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Result and Analysis
It is common knowledge that understanding a language involves knowing grammar, phonology and lexis patterns. Nevertheless, most of the time one forgets that the context in which many speech acts take place is part of knowing a language. This means knowing certain features and characteristics of the culture (Cakir, 2006). In other words, in order to be able to communicate in a foreign language, even in the mother tongue, it is necessary to identify and understand the context and culture in which the communication act is taking place (Scholes, 2010) due to the fact that:
Culture and communication are inseparable because culture not only dictates who talks to whom, about what, and how the communication proceeds, it also helps to determine how people encode messages, the meanings they have for messages, and the conditions and circumstances under which various messages may or may not be sent, noticed or interpreted… Culture…is the foundation of Communication.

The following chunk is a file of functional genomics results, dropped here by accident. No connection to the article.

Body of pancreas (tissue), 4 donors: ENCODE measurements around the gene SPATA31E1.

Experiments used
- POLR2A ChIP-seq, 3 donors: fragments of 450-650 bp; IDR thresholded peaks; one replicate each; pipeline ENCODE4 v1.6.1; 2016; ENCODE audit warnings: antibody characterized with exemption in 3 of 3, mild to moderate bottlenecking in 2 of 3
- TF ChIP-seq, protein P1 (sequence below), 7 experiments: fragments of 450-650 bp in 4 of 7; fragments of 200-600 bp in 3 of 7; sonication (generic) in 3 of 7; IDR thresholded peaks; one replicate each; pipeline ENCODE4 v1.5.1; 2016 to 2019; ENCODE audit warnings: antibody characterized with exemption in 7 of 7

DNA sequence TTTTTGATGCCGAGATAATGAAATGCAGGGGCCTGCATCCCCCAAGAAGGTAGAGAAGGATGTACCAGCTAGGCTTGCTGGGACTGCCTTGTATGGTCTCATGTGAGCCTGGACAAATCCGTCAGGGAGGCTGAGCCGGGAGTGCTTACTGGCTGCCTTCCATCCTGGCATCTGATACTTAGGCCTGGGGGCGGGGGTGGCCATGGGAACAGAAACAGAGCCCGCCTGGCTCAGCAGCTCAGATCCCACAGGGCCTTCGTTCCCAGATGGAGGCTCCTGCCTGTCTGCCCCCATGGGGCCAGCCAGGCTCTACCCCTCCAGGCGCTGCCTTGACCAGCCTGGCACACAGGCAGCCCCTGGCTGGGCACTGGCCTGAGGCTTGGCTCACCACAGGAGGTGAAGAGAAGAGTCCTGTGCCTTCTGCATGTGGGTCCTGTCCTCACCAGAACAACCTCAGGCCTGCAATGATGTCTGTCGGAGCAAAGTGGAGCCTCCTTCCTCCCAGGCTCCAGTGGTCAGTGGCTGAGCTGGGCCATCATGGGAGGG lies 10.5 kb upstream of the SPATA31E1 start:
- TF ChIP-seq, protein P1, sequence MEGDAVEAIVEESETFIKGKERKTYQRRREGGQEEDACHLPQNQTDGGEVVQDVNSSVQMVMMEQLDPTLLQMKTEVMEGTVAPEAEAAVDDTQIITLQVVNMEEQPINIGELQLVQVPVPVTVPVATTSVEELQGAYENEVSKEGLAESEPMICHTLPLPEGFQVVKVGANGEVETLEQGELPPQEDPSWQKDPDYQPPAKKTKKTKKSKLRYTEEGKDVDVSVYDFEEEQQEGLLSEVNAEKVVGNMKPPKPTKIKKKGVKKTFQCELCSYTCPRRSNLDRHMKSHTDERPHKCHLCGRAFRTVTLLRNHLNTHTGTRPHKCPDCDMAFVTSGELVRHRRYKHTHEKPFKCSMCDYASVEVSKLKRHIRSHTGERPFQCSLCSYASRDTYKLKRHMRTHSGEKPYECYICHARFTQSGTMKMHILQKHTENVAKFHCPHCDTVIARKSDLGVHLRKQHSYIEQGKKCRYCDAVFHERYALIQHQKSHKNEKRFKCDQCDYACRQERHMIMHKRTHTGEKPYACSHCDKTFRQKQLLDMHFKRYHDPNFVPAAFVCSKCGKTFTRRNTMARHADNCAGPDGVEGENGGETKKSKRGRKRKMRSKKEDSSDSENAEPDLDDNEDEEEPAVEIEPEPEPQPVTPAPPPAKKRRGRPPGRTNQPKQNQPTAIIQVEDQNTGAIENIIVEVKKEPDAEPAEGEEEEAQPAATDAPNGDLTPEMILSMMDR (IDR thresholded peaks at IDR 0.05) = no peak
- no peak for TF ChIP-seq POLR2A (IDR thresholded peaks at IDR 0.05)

(Samovar, Porter, & Jain, 1981, in Scholes, 2010, p.1)
As it can be noticed, each culture has its own way of interacting with people for expressing their ideas politely, how to ask certain things, decide which topics can be discussed or not, what names to give to people, things etc., according to the context of the speakers (Scholes, 2010). These aspects reflect that the use of language is related to social and cultural values which affirm that language is a “social and a cultural phenomenon” (Cakir, 2006, para.3). Due to these facts, every culture varies in their own cultural norms for conversation, which leads to communication problems to those who do not know or share the norms of the other culture (Cakir, 2006).
Foreign Language Learners usually complain of not understanding other’s ideas and perceptions of life. This might happen due to they are not enough communicative competent to understand their interlocutor’s thoughts. This problem arises mainly because foreign language teachers devote more time to teach linguistic elements of language rather than cultural ones (Lessard-Clouston, 1997, para.14), becoming their students in “fluent fool[s]” (Bennet, 1993:9, in Scholes, 2010). That is, a learner who speaks a foreign language well without understanding the social or philosophical content of the foreign language (Ibid). Here is where the importance of teaching culture in foreign language classrooms lies.